Internet freedom provides opportunities and challenges. As Secretary of State Hillary Clinton said in January in a speech on Internet freedom at the Newseum in Washington, D.C., “Amid this unprecedented surge in connectivity, we must also recognize that these technologies are not an unmitigated blessing. These tools are also being exploited to undermine human progress and political rights. Just as steel can be used to build hospitals or machine guns, or nuclear power can either energize a city or destroy it, modern information networks and the technologies they support can be harnessed for good or for ill. The same networks that help organize movements for freedom also enable al-Qaida to spew hatred and incite violence against the innocent. And technologies with the potential to open up access to government and promote transparency can also be hijacked by governments to crush dissent and deny human rights.”
You are also graduating into a world where globalization is the norm and borders are increasingly obsolete. Some of the largest economies in the world are not just individual countries – Germany, Japan, South Africa, Brazil, for example – they are companies, international businesses with employees of many nationalities and offices in most time zones. Wal-Mart is the largest corporation in the world, with annual earnings ahead of the Gross Domestic Products of Denmark and Argentina. In his book The World is Flat: A Brief History of the 21st Century, New York Times foreign affairs columnist and best-selling author Thomas Friedman comments that the world’s traditional historical and geographic divisions are becoming increasingly irrelevant. By ‘flat’, Friedman means interconnected. In Friedman’s ‘flat’ world, you can place an order with a call center in Bangladesh which is processed by a shipping service in Ohio, which forwards your order to a warehouse in Seattle that stores products made from parts manufactured in South Korea and Indonesia. Friedman argues that the sooner Americans realize how rapidly our lives, our dreams, and our goals are linked to those of others around the world, the easier it will be for us to adapt to this shifting global landscape.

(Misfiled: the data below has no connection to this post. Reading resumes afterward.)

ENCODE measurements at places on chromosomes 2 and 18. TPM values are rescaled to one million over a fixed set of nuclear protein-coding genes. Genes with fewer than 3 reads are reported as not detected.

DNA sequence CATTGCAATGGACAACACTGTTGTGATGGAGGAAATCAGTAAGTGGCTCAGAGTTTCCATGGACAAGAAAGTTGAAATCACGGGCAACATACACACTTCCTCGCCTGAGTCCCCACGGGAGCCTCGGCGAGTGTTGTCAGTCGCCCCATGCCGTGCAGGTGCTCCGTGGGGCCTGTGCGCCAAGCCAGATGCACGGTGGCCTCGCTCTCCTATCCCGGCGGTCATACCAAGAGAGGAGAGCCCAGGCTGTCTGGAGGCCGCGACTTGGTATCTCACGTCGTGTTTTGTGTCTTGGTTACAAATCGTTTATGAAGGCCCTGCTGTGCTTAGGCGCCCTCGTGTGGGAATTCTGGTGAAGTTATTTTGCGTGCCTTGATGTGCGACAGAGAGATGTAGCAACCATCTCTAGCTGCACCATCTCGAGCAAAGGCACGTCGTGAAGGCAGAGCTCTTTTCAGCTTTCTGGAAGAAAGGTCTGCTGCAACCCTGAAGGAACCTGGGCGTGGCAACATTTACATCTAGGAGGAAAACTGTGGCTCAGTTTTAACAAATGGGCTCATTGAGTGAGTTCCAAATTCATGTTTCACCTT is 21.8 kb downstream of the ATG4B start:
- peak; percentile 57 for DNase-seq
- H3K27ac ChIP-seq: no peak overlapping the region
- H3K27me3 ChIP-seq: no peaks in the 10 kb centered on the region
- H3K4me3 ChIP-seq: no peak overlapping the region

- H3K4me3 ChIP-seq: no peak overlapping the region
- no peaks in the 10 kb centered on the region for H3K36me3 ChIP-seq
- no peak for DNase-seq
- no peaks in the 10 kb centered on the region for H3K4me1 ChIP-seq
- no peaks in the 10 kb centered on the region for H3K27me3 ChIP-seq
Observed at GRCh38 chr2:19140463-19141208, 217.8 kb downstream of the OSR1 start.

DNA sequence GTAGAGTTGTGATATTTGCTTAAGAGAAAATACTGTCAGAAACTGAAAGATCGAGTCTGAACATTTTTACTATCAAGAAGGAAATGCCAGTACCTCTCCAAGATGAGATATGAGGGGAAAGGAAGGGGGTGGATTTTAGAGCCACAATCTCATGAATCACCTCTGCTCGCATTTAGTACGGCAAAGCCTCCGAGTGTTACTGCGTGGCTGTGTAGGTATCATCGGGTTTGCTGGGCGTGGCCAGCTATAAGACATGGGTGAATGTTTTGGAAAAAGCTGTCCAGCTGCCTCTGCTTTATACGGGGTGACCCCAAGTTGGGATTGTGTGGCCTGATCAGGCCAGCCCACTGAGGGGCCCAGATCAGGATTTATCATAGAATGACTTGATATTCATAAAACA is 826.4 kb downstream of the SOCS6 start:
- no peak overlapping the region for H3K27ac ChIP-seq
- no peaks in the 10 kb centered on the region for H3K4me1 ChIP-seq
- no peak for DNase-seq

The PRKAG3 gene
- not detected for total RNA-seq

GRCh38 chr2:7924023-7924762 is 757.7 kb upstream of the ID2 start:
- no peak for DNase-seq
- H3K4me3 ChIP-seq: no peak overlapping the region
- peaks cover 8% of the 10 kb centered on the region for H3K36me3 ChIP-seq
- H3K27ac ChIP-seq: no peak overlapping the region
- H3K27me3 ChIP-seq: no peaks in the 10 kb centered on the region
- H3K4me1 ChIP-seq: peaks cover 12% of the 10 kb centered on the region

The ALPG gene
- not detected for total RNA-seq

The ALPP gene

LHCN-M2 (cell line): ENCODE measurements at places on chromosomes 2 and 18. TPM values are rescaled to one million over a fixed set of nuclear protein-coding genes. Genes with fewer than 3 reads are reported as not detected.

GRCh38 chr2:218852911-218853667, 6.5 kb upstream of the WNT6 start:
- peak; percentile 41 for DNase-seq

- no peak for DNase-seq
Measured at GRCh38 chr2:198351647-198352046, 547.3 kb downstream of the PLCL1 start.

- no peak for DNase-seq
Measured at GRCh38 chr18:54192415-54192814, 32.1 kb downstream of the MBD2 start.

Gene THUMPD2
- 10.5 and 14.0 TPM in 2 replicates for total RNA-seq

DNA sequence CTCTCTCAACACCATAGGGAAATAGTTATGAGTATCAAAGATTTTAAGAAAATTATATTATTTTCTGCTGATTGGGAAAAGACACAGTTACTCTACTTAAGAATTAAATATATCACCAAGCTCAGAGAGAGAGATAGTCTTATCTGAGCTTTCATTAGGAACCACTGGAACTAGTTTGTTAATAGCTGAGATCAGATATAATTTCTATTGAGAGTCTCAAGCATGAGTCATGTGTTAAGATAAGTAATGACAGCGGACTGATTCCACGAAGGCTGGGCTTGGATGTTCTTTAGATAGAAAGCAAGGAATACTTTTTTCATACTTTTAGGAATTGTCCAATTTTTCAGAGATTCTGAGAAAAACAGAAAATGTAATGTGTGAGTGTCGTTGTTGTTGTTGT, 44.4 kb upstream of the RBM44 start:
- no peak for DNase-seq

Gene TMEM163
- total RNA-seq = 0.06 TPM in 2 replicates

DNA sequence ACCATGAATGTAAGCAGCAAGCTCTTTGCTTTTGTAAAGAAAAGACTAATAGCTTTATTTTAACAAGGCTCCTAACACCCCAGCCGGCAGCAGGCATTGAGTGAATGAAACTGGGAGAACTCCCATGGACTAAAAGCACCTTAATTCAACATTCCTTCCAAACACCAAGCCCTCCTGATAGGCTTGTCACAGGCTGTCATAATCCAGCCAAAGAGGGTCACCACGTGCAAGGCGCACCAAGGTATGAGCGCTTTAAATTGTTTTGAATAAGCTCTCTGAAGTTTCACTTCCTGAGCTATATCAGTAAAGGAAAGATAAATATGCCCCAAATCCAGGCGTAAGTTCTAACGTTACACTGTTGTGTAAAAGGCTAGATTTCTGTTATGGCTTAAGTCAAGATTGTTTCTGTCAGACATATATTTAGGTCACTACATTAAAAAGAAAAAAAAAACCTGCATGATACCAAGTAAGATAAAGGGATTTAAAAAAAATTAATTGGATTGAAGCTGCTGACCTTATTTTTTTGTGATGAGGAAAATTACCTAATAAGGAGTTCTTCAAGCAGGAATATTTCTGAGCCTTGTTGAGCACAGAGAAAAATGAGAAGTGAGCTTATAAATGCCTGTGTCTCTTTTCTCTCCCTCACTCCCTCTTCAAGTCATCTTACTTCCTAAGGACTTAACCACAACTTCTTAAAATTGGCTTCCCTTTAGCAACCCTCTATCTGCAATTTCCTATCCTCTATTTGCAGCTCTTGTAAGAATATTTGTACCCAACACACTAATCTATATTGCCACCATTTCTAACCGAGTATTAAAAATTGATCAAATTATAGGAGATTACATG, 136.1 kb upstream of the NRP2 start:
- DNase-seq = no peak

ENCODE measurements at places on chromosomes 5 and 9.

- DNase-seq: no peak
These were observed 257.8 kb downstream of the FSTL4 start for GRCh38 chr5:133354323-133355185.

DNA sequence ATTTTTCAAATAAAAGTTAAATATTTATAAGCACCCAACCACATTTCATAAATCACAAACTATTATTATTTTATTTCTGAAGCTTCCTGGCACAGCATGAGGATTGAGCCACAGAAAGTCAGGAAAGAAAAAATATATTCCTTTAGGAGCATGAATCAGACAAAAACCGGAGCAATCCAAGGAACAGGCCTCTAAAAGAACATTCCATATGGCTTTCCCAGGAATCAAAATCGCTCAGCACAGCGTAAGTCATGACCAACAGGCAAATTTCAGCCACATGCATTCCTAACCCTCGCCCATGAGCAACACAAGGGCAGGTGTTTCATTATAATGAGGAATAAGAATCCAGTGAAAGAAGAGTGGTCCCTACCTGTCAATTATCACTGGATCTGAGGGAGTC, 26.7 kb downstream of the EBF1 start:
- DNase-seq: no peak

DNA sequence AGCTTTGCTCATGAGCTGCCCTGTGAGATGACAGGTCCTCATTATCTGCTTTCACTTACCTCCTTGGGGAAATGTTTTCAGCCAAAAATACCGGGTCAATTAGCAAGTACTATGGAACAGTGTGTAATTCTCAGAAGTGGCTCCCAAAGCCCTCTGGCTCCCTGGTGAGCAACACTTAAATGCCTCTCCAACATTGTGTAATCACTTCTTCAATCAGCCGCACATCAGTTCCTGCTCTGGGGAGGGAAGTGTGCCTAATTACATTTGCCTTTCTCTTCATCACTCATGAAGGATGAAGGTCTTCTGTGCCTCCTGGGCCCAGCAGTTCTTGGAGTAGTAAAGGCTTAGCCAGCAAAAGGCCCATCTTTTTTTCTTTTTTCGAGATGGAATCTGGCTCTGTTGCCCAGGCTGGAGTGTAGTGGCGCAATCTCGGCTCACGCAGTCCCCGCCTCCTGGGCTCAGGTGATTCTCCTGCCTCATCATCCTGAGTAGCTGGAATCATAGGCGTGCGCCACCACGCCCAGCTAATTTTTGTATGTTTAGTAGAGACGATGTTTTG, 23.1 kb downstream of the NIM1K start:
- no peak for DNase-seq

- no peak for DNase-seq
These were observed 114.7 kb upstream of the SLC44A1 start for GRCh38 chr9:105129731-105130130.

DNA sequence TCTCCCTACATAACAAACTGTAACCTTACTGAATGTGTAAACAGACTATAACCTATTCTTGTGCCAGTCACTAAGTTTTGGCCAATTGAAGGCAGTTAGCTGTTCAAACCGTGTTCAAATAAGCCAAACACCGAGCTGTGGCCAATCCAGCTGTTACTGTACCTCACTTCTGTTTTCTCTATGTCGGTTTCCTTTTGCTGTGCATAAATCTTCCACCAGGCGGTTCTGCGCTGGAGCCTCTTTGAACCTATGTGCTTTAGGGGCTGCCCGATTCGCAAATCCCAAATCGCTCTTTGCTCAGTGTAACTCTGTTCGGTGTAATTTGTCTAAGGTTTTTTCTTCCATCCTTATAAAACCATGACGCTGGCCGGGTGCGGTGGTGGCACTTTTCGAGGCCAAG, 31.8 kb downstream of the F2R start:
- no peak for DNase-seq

I see this flatness, this interconnectedness as an opportunity, not a threat. After all, we all want to be something bigger than ourselves. We all want to make a difference. We all want to do something meaningful that will have a positive impact on others.
The number of non-governmental organizations that promote human rights is growing in societies around the world. Despite democratic gains on all continents, particularly in the former Soviet Union and Eastern Europe, there are still many countries where people are not free. The Department of State’s Bureau of Democracy, Human Rights, and Labor, where I serve, is committed to helping all people achieve their human rights. Every year, our Bureau prepares several Congressionally-mandated reports, including the International Religious Freedom Report and the best-known of our reports, the Country Reports on Human Rights Practices. These annual reports are widely considered the gold standards for many human rights groups, as well as interlocutors in government and academia. We seek to forge strong partnerships with academia and NGOs to help us document abuses and work to end them.
The United States is engaged overseas to combat hatred and promote tolerance through people-to-people programs, interfaith and interethnic exchanges, and diplomatic dialogue. On a global basis, we defend those persecuted by their governments for exercising fundamental freedoms of expression, association and peaceful assembly. We support women’s issues; combat exploitative child labor in societies where that is acceptable; support those who are victims of violence or other human rights abuses solely on the basis of their sexual orientation; and advocate for members of religious minority groups who are persecuted for their beliefs. As Secretary Clinton said in December in her Georgetown University speech on the Department of State’s human rights agenda, “to be successful, we need to work bottom up.” It is a large mandate and often a daunting mission, but one that is essential for our country’s – and the world’s – future.